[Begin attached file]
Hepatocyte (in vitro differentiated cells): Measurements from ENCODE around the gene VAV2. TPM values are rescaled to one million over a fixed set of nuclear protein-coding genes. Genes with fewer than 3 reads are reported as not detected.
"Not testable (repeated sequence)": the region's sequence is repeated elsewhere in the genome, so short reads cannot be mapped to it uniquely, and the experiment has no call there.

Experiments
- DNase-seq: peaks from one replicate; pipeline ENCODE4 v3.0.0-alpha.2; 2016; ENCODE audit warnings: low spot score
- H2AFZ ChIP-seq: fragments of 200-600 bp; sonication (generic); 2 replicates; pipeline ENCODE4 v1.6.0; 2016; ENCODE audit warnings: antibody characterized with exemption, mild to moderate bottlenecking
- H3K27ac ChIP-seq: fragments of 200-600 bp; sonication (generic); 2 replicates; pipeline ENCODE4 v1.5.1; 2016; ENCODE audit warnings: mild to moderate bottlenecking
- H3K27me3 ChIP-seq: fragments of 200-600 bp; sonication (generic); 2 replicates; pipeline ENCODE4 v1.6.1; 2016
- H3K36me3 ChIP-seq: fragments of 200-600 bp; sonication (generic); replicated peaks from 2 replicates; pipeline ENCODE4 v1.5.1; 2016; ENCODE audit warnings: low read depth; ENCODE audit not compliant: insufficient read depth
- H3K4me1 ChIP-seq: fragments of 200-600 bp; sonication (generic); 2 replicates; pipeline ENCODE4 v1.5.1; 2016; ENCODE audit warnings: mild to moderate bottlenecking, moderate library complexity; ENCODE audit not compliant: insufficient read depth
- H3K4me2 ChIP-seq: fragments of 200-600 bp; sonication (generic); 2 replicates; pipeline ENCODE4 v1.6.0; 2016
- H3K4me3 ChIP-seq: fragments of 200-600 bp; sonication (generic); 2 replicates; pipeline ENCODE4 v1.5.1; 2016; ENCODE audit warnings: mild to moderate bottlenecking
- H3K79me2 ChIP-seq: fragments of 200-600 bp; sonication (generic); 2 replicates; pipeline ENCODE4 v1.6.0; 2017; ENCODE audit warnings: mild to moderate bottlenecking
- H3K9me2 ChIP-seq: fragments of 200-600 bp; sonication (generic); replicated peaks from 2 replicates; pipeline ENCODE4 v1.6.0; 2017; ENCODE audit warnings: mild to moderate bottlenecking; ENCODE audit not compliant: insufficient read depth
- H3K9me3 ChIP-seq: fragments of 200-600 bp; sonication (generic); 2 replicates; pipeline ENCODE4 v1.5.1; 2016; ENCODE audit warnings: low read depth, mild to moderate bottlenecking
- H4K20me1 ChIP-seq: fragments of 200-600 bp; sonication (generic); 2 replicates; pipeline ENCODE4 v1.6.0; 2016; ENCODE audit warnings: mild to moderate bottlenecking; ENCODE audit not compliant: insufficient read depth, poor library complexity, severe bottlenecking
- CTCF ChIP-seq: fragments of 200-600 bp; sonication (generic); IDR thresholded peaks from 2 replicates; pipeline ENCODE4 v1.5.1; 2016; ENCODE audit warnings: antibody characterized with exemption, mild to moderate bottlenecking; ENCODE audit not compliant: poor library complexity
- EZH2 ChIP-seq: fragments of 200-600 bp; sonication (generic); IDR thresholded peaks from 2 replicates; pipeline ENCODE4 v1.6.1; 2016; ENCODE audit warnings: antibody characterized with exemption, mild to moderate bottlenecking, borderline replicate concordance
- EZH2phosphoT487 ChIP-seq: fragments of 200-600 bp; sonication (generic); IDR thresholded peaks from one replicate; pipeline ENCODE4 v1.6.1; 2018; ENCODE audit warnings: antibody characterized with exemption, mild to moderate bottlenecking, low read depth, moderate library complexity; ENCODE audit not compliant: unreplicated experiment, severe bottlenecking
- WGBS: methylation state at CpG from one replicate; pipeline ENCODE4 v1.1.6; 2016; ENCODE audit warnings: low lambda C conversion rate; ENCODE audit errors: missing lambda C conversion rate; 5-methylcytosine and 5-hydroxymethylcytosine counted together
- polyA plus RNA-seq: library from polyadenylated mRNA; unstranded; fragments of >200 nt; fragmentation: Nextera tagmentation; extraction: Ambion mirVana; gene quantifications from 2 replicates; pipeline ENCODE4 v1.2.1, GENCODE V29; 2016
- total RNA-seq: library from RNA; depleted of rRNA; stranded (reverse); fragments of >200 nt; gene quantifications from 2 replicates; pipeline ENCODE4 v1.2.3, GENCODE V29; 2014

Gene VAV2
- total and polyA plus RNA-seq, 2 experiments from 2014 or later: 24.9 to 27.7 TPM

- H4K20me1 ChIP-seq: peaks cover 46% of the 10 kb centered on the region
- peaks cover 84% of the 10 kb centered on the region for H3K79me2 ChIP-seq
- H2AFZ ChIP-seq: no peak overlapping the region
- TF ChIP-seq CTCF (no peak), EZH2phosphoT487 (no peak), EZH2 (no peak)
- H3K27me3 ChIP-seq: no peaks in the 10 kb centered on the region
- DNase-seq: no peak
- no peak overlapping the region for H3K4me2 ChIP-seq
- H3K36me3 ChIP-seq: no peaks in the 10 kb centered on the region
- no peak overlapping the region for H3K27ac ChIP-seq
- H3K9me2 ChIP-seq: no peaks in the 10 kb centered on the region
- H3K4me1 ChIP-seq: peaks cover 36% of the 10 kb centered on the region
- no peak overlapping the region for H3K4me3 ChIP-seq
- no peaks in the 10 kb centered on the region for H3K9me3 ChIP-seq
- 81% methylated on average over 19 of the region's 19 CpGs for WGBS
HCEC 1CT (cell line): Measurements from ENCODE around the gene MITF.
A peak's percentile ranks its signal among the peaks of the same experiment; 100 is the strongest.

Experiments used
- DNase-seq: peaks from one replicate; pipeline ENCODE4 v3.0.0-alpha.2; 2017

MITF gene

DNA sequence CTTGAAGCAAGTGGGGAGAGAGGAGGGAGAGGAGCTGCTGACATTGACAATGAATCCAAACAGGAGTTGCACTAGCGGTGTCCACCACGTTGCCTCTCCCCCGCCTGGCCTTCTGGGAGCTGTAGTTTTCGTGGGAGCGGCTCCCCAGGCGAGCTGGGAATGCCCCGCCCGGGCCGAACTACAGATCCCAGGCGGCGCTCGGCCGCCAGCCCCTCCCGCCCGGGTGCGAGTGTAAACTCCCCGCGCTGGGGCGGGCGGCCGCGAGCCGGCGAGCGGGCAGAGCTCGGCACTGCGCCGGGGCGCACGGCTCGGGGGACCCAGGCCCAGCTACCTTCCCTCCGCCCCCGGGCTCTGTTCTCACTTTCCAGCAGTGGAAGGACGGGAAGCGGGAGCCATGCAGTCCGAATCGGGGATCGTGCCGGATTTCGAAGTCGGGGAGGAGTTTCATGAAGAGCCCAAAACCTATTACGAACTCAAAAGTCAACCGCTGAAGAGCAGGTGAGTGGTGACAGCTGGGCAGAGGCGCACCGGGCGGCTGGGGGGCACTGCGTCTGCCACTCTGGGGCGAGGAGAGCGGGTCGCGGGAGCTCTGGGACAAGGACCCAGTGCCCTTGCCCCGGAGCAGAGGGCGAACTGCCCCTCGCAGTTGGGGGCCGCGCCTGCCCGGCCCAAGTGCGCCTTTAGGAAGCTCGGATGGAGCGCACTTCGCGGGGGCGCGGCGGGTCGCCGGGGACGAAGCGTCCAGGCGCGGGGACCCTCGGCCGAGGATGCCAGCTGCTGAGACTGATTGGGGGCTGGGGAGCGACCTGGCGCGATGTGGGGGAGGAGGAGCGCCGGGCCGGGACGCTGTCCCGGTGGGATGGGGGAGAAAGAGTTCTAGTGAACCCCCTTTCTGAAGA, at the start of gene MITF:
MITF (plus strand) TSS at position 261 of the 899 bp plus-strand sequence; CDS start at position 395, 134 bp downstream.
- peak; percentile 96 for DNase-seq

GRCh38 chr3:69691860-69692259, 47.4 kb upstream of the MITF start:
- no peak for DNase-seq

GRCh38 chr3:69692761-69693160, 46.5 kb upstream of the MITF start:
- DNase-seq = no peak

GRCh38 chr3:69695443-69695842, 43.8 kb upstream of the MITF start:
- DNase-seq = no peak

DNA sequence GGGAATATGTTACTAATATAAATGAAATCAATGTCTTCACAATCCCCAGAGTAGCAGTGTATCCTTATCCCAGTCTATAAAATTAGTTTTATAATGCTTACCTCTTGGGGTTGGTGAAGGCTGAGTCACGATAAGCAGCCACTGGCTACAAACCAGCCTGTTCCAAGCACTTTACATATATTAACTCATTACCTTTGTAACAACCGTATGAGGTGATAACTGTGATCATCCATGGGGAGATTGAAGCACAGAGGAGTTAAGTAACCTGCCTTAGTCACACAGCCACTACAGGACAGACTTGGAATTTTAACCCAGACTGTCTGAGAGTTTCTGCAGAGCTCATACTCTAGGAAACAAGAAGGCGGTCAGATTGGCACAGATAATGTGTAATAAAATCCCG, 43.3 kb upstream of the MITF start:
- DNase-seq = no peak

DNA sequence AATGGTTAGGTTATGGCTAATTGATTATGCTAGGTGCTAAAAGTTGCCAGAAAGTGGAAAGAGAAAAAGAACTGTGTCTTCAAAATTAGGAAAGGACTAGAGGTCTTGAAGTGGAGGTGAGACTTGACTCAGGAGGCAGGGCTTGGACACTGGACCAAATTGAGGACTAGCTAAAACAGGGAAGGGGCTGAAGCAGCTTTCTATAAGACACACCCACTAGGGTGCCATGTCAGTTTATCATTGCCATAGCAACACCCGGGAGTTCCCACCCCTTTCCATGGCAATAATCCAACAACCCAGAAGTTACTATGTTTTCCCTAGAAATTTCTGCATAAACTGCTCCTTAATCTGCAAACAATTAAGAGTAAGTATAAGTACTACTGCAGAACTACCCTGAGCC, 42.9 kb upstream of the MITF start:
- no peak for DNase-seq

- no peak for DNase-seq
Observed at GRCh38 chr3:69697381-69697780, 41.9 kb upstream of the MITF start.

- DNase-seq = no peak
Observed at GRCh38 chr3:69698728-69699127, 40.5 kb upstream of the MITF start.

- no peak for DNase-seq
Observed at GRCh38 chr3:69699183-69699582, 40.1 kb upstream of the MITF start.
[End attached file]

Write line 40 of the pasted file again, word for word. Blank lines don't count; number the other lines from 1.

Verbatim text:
Experiments used